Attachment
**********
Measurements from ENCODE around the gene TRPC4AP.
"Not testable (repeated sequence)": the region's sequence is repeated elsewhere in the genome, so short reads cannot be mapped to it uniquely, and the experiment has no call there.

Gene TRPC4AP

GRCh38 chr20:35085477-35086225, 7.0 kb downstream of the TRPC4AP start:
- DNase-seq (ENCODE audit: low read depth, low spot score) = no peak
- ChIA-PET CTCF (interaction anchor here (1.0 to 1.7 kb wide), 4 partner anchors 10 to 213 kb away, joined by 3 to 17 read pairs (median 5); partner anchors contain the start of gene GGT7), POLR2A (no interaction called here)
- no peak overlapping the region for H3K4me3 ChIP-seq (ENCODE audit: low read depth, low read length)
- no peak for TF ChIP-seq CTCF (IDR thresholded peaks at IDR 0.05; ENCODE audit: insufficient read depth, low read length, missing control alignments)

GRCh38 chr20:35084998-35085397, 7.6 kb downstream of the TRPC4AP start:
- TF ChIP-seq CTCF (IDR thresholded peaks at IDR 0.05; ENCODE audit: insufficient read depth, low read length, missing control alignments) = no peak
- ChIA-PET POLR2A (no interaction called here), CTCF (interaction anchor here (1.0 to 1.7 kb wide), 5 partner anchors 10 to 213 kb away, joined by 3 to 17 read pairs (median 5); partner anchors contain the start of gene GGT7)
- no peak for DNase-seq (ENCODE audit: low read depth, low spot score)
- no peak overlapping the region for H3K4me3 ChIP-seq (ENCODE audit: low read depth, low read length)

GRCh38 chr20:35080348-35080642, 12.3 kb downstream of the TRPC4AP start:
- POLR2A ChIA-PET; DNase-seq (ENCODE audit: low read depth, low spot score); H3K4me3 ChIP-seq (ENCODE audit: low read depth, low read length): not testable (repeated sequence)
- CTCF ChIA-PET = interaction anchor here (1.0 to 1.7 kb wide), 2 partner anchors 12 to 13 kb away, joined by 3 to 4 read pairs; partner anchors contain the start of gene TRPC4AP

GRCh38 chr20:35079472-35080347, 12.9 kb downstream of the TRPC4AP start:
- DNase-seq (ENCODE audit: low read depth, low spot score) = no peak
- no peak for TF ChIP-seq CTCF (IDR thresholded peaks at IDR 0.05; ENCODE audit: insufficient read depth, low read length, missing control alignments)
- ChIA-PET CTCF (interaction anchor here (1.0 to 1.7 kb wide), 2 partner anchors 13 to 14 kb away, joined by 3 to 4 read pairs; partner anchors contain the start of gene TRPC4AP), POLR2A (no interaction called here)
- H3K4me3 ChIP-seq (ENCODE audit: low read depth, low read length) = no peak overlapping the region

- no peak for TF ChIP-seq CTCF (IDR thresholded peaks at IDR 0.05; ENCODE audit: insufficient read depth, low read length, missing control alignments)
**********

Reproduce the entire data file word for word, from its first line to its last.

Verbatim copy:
Measurements from ENCODE around the gene TRPC4AP.
"Not testable (repeated sequence)": the region's sequence is repeated elsewhere in the genome, so short reads cannot be mapped to it uniquely, and the experiment has no call there.

Gene TRPC4AP

GRCh38 chr20:35085477-35086225, 7.0 kb downstream of the TRPC4AP start:
- DNase-seq (ENCODE audit: low read depth, low spot score) = no peak
- ChIA-PET CTCF (interaction anchor here (1.0 to 1.7 kb wide), 4 partner anchors 10 to 213 kb away, joined by 3 to 17 read pairs (median 5); partner anchors contain the start of gene GGT7), POLR2A (no interaction called here)
- no peak overlapping the region for H3K4me3 ChIP-seq (ENCODE audit: low read depth, low read length)
- no peak for TF ChIP-seq CTCF (IDR thresholded peaks at IDR 0.05; ENCODE audit: insufficient read depth, low read length, missing control alignments)

GRCh38 chr20:35084998-35085397, 7.6 kb downstream of the TRPC4AP start:
- TF ChIP-seq CTCF (IDR thresholded peaks at IDR 0.05; ENCODE audit: insufficient read depth, low read length, missing control alignments) = no peak
- ChIA-PET POLR2A (no interaction called here), CTCF (interaction anchor here (1.0 to 1.7 kb wide), 5 partner anchors 10 to 213 kb away, joined by 3 to 17 read pairs (median 5); partner anchors contain the start of gene GGT7)
- no peak for DNase-seq (ENCODE audit: low read depth, low spot score)
- no peak overlapping the region for H3K4me3 ChIP-seq (ENCODE audit: low read depth, low read length)

GRCh38 chr20:35080348-35080642, 12.3 kb downstream of the TRPC4AP start:
- POLR2A ChIA-PET; DNase-seq (ENCODE audit: low read depth, low spot score); H3K4me3 ChIP-seq (ENCODE audit: low read depth, low read length): not testable (repeated sequence)
- CTCF ChIA-PET = interaction anchor here (1.0 to 1.7 kb wide), 2 partner anchors 12 to 13 kb away, joined by 3 to 4 read pairs; partner anchors contain the start of gene TRPC4AP

GRCh38 chr20:35079472-35080347, 12.9 kb downstream of the TRPC4AP start:
- DNase-seq (ENCODE audit: low read depth, low spot score) = no peak
- no peak for TF ChIP-seq CTCF (IDR thresholded peaks at IDR 0.05; ENCODE audit: insufficient read depth, low read length, missing control alignments)
- ChIA-PET CTCF (interaction anchor here (1.0 to 1.7 kb wide), 2 partner anchors 13 to 14 kb away, joined by 3 to 4 read pairs; partner anchors contain the start of gene TRPC4AP), POLR2A (no interaction called here)
- H3K4me3 ChIP-seq (ENCODE audit: low read depth, low read length) = no peak overlapping the region

- no peak for TF ChIP-seq CTCF (IDR thresholded peaks at IDR 0.05; ENCODE audit: insufficient read depth, low read length, missing control alignments)